All these changes make good sense. But how does breaking up dice games and streamlining bureaucracy cut murder rates by two-thirds? Many criminologists have taken a broader view, arguing that changes in crime reflect fundamental demographic and social trends-for example, the decline and stabilization of the crack trade, the aging of the population, and longer prison sentences, which have kept hard-core offenders off the streets. Yet these trends are neither particularly new nor unique to New York City; they don't account for why the crime rate has dropped so suddenly here and now. Furthermore, whatever good they have done is surely offset, at least in part, by the economic devastation visited on places like Brownsville and East New York in recent years by successive rounds of federal, state, and city social-spending cuts.
It's not that there is any shortage of explanations, then, for what has happened in New York City. It's that there is a puzzling gap between the scale of the demographic and policing changes that are supposed to have affected places like the Seven-Five and, on the other hand, the scale of the decrease in crime there. The size of that gap suggests that violent crime doesn't behave the way we expect it to behave. It suggests that we need a new way of thinking about crime, which is why it may be time to turn to an idea that has begun to attract serious attention in the social sciences: the idea that social problems behave like infectious agents. It may sound odd to talk about the things people do as analogous to the diseases they catch. And yet the idea has all kinds of fascinating implications. What if homicide, which we often casually refer to as an epidemic, actually is an epidemic, and moves through populations the way the flu bug does? Would that explain the rise and sudden decline of homicide in Brooklyn North?
When social scientists talk about epidemics, they mean something very specific. Epidemics have their own set of rules. Suppose, for example, that one summer a thousand tourists come to Manhattan from Canada carrying an untreatable strain of twenty-four-hour flu. The virus has a two-per-cent infection rate, which is to say that one out of every fifty people who come into close contact with someone carrying it catches the bug himself. Let's say that fifty is also exactly the number of people the average Manhattanite-in the course of riding the subways and mingling with colleagues at work-comes into contact with every day. What we have, then, given the recovery rate, is a disease in equilibrium. Every day, each carrier passes on the virus to a new person. And the next day those thousand newly infected people pass on the virus to another thousand people, so that throughout the rest of the summer and the fall the flu chugs along at a steady but unspectacular clip.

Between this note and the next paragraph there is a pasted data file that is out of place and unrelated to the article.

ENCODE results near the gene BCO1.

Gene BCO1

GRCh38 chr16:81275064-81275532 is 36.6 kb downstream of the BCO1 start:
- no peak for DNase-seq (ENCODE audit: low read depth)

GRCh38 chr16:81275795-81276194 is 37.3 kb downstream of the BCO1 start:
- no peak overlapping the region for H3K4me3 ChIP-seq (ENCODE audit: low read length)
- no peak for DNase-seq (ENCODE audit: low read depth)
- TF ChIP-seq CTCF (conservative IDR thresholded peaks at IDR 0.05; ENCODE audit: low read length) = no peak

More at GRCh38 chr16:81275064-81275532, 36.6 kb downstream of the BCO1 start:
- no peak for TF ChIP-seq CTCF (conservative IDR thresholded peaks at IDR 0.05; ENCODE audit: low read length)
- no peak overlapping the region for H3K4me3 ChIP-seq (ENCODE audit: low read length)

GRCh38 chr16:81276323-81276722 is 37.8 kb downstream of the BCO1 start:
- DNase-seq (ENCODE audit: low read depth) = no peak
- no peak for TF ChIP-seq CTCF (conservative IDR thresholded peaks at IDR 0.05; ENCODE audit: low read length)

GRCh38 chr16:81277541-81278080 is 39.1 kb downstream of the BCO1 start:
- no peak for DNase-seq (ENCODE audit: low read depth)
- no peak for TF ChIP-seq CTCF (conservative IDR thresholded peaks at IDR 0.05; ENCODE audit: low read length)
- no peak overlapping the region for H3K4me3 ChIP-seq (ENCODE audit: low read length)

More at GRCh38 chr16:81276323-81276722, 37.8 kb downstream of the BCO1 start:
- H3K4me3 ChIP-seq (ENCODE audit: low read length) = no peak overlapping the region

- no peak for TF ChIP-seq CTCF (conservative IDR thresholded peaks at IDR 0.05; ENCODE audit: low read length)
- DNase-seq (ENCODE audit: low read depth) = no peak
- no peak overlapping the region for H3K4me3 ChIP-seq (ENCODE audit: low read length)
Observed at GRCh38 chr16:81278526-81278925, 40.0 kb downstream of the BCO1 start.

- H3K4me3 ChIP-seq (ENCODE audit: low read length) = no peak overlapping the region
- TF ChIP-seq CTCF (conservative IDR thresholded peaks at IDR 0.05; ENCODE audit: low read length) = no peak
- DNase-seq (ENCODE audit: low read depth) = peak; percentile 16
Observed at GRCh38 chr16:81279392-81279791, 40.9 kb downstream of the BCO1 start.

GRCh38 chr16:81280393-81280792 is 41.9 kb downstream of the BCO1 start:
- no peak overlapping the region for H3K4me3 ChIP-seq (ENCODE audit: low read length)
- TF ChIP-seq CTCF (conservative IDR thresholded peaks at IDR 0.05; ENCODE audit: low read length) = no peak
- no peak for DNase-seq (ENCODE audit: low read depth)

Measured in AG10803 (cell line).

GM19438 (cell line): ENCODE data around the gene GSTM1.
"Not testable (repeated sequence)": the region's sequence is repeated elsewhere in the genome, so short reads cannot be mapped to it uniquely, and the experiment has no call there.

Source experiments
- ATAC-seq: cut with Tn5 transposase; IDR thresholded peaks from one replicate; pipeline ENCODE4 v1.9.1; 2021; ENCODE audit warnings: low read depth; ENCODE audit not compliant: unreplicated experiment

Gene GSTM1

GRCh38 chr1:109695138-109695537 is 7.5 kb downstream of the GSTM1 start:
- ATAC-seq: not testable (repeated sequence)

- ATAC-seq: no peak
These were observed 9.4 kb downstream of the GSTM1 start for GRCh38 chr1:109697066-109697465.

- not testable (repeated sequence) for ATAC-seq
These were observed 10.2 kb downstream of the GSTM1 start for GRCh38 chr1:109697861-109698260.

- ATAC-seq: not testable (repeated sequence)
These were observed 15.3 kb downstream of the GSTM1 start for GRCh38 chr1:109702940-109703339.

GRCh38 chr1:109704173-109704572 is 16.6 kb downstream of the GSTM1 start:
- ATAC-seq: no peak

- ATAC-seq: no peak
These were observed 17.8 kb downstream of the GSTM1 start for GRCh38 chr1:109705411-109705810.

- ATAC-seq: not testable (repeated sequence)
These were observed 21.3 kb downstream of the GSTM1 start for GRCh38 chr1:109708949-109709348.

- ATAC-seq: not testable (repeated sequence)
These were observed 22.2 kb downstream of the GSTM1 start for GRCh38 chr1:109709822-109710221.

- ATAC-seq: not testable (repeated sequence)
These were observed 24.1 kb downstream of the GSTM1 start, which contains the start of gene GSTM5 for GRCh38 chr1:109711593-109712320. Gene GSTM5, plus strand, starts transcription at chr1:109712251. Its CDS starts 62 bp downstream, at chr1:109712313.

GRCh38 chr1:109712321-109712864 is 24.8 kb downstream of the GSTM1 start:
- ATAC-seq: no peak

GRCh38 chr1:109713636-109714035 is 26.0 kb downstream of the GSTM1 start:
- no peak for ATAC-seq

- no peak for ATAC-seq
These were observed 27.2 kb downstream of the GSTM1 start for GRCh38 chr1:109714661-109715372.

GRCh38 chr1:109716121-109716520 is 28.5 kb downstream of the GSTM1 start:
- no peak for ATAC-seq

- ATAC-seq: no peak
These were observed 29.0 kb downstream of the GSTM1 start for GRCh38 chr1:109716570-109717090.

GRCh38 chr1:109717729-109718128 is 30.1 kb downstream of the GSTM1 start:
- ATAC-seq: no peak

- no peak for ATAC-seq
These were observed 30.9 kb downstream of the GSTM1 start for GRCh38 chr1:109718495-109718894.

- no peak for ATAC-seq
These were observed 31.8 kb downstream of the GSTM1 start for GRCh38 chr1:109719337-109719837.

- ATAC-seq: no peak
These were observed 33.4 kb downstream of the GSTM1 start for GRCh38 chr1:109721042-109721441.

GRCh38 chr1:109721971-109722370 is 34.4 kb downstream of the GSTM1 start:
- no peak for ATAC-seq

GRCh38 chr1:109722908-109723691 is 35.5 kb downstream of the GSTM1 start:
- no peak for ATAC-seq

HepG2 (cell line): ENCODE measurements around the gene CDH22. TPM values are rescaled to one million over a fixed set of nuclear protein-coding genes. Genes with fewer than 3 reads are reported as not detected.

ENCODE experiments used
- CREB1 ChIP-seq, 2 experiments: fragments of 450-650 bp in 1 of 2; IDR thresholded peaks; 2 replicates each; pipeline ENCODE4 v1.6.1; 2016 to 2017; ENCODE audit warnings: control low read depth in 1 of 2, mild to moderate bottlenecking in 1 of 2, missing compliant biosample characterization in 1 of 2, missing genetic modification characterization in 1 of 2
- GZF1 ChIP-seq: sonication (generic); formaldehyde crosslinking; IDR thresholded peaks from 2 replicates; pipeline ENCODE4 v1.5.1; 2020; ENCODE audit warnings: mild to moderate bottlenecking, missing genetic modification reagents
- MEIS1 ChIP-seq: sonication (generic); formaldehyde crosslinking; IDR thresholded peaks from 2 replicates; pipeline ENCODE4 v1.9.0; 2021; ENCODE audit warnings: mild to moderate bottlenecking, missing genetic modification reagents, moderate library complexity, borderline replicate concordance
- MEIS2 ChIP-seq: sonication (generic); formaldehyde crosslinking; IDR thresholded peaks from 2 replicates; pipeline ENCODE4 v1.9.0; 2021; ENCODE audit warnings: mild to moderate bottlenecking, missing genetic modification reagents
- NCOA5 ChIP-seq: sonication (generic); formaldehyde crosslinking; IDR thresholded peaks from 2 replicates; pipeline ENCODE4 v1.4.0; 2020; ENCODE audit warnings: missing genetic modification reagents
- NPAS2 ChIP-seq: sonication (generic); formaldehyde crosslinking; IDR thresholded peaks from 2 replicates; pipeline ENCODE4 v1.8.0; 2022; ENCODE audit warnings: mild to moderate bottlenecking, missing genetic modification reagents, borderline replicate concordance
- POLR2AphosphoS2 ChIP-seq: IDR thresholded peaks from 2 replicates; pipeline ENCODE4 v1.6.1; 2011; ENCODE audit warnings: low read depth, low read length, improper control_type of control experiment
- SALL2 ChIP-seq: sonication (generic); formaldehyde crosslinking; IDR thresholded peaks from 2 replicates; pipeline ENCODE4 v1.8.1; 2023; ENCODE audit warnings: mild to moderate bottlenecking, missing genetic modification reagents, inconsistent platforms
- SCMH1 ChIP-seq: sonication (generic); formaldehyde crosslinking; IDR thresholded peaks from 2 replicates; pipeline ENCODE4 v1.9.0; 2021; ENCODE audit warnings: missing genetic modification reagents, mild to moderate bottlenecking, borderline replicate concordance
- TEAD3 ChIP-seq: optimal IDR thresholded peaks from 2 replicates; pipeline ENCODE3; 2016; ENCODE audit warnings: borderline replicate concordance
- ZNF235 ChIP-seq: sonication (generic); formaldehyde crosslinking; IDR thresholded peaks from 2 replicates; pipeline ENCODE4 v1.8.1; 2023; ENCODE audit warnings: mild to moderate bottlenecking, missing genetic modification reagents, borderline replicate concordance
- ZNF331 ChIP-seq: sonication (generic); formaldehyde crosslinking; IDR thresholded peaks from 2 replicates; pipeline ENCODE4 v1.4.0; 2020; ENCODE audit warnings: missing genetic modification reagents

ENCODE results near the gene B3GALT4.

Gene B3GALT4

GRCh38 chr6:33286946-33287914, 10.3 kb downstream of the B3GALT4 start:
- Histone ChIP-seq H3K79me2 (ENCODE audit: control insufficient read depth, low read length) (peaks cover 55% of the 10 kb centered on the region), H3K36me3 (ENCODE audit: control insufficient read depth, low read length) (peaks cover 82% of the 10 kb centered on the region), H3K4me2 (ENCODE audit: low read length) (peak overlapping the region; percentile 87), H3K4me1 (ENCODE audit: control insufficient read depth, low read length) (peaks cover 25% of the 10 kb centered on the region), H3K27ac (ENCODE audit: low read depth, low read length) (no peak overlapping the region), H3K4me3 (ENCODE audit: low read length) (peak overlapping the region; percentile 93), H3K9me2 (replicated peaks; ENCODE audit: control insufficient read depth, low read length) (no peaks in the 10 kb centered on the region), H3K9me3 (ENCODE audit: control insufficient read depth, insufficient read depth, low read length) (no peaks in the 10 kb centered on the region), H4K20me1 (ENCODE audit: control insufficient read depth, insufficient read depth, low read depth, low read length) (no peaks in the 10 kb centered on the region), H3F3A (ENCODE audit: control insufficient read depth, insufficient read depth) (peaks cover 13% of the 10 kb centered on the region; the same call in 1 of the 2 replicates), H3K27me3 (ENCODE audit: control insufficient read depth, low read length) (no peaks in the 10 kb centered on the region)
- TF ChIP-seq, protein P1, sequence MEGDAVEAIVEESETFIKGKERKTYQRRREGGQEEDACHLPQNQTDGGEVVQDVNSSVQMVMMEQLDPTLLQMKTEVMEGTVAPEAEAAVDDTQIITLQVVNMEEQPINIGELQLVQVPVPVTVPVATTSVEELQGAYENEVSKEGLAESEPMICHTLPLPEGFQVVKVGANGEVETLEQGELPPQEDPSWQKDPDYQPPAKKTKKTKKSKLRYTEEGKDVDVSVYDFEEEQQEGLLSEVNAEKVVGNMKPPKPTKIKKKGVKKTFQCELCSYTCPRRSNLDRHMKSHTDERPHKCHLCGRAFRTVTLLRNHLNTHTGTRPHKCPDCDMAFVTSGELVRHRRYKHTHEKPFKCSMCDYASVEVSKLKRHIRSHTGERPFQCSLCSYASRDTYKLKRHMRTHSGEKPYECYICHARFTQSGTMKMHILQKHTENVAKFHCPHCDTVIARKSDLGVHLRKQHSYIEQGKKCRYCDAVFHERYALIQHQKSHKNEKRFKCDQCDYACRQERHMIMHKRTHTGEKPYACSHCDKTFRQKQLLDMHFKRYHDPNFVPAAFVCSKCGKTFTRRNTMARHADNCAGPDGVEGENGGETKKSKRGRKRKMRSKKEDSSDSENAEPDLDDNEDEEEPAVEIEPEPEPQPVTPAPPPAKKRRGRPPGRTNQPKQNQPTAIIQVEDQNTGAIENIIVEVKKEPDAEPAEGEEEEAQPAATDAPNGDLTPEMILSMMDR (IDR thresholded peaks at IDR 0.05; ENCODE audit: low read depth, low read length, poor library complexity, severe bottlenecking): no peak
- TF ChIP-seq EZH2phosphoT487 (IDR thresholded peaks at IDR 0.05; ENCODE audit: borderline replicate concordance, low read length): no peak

But then comes the Christmas season. The subways and buses get more crowded with tourists and shoppers, and instead of running into an even fifty people a day, the average Manhattanite now has close contact with, say, fifty-five people a day. That may not sound like much of a difference, but for our flu bug it is critical. All of a sudden, one out of every ten people with the virus will pass it on not just to one new person but to two. The thousand carriers run into fifty-five thousand people now, and at a two-per-cent infection rate that translates into eleven hundred new cases the following day. Some of those eleven hundred will also pass on the virus to more than one person, so that by Day Three there are twelve hundred and ten Manhattanites with the flu and by Day Four thirteen hundred and thirty-one, and by the end of the week there are nearly two thousand, and so on up, the figure getting higher every day, until Manhattan has a full-blown flu epidemic on its hands by Christmas Day.